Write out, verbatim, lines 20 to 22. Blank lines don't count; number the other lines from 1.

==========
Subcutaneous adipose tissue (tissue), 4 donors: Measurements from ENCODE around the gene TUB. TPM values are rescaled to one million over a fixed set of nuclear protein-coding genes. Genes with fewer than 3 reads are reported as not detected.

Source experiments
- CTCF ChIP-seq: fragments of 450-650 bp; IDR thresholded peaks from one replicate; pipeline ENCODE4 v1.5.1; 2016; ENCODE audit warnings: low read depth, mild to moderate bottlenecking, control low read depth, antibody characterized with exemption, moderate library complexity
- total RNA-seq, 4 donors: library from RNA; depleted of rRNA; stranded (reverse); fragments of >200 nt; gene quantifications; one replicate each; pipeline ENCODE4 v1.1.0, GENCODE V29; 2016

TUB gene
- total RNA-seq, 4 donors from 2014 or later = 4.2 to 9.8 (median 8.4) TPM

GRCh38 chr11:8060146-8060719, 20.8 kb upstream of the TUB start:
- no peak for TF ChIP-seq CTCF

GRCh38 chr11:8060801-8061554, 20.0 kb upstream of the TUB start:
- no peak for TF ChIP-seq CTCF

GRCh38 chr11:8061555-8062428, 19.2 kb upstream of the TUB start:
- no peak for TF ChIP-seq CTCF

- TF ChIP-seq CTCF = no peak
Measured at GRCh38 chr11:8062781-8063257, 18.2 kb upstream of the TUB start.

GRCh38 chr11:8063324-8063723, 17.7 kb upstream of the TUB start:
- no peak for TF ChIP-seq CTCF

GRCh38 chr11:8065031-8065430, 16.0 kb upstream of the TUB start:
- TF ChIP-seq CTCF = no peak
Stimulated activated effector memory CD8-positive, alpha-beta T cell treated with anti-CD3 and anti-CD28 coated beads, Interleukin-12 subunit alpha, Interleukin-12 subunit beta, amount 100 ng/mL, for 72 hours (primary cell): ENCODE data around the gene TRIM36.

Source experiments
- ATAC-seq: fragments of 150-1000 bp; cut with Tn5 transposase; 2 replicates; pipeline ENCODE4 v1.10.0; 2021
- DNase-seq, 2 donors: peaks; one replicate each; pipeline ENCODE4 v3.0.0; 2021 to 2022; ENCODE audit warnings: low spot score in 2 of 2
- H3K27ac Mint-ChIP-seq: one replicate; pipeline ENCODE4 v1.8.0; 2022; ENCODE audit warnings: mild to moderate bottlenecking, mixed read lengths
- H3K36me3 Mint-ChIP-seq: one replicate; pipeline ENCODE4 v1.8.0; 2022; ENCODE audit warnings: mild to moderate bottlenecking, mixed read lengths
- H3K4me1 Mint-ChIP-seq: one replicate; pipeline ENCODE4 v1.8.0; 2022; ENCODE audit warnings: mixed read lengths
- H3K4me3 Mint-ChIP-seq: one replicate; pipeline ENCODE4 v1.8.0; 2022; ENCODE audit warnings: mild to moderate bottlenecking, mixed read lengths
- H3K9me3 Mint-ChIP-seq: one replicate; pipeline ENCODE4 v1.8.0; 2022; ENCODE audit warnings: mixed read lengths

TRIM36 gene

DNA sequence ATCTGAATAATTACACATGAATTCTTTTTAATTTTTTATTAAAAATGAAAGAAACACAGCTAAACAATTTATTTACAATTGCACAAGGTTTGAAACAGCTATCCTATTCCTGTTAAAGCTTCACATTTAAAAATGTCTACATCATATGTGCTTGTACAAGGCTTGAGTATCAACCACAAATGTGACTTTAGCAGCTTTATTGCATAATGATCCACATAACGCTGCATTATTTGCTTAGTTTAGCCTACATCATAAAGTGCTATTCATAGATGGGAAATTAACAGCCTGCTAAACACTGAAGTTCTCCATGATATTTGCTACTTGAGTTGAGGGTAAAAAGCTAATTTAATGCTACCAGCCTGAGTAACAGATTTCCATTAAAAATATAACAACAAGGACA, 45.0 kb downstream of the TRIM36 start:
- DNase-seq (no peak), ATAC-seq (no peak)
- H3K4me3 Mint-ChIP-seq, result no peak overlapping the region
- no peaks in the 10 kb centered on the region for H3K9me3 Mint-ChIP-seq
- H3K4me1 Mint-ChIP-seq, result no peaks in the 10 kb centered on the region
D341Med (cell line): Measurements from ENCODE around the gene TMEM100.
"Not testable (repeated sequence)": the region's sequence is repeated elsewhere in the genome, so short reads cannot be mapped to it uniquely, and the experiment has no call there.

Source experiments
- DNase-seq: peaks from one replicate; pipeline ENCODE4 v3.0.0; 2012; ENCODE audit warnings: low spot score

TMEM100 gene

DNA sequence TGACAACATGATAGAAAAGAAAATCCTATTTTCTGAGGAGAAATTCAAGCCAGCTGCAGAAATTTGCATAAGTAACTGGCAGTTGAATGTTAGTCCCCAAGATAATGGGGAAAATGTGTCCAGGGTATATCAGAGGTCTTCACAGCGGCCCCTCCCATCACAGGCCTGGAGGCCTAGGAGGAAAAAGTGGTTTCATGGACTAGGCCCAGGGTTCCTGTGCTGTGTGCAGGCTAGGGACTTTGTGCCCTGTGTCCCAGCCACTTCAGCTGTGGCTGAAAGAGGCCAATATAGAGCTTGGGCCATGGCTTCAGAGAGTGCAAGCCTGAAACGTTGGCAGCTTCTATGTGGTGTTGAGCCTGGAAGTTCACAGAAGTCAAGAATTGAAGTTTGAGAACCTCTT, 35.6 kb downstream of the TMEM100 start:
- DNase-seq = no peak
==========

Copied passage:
Source experiments
- ATAC-seq: fragments of 150-1000 bp; cut with Tn5 transposase; 2 replicates; pipeline ENCODE4 v1.10.0; 2021
- DNase-seq, 2 donors: peaks; one replicate each; pipeline ENCODE4 v3.0.0; 2021 to 2022; ENCODE audit warnings: low spot score in 2 of 2